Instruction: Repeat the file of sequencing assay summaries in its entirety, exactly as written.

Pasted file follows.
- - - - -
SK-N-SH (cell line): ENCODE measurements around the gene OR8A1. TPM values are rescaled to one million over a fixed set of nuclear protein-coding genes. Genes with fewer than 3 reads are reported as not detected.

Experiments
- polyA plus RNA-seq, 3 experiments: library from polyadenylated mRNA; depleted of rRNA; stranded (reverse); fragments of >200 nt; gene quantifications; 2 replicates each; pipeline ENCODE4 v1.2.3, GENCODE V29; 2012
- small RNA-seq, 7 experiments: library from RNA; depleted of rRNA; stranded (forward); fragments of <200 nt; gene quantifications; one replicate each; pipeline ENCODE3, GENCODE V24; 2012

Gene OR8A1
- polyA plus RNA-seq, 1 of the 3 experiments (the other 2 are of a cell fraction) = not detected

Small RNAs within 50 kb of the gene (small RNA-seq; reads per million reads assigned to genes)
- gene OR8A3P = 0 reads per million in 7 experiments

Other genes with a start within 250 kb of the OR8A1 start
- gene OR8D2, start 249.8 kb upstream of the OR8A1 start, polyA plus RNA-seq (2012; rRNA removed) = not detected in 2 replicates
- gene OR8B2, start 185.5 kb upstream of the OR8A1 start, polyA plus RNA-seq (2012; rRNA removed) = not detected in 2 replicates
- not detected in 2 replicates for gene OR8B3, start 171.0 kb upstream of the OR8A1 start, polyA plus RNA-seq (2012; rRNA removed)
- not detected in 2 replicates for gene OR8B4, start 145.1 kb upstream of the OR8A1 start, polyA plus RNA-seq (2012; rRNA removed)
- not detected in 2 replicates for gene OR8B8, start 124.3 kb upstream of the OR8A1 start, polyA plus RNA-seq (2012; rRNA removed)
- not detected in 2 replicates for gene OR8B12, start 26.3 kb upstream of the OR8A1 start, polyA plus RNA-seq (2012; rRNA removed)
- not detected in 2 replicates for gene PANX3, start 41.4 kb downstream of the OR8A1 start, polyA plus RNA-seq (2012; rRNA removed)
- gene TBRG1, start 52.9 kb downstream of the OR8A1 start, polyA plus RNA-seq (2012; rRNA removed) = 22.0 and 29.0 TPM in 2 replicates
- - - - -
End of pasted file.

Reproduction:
SK-N-SH (cell line): ENCODE measurements around the gene OR8A1. TPM values are rescaled to one million over a fixed set of nuclear protein-coding genes. Genes with fewer than 3 reads are reported as not detected.

Experiments
- polyA plus RNA-seq, 3 experiments: library from polyadenylated mRNA; depleted of rRNA; stranded (reverse); fragments of >200 nt; gene quantifications; 2 replicates each; pipeline ENCODE4 v1.2.3, GENCODE V29; 2012
- small RNA-seq, 7 experiments: library from RNA; depleted of rRNA; stranded (forward); fragments of <200 nt; gene quantifications; one replicate each; pipeline ENCODE3, GENCODE V24; 2012

Gene OR8A1
- polyA plus RNA-seq, 1 of the 3 experiments (the other 2 are of a cell fraction) = not detected

Small RNAs within 50 kb of the gene (small RNA-seq; reads per million reads assigned to genes)
- gene OR8A3P = 0 reads per million in 7 experiments

Other genes with a start within 250 kb of the OR8A1 start
- gene OR8D2, start 249.8 kb upstream of the OR8A1 start, polyA plus RNA-seq (2012; rRNA removed) = not detected in 2 replicates
- gene OR8B2, start 185.5 kb upstream of the OR8A1 start, polyA plus RNA-seq (2012; rRNA removed) = not detected in 2 replicates
- not detected in 2 replicates for gene OR8B3, start 171.0 kb upstream of the OR8A1 start, polyA plus RNA-seq (2012; rRNA removed)
- not detected in 2 replicates for gene OR8B4, start 145.1 kb upstream of the OR8A1 start, polyA plus RNA-seq (2012; rRNA removed)
- not detected in 2 replicates for gene OR8B8, start 124.3 kb upstream of the OR8A1 start, polyA plus RNA-seq (2012; rRNA removed)
- not detected in 2 replicates for gene OR8B12, start 26.3 kb upstream of the OR8A1 start, polyA plus RNA-seq (2012; rRNA removed)
- not detected in 2 replicates for gene PANX3, start 41.4 kb downstream of the OR8A1 start, polyA plus RNA-seq (2012; rRNA removed)
- gene TBRG1, start 52.9 kb downstream of the OR8A1 start, polyA plus RNA-seq (2012; rRNA removed) = 22.0 and 29.0 TPM in 2 replicates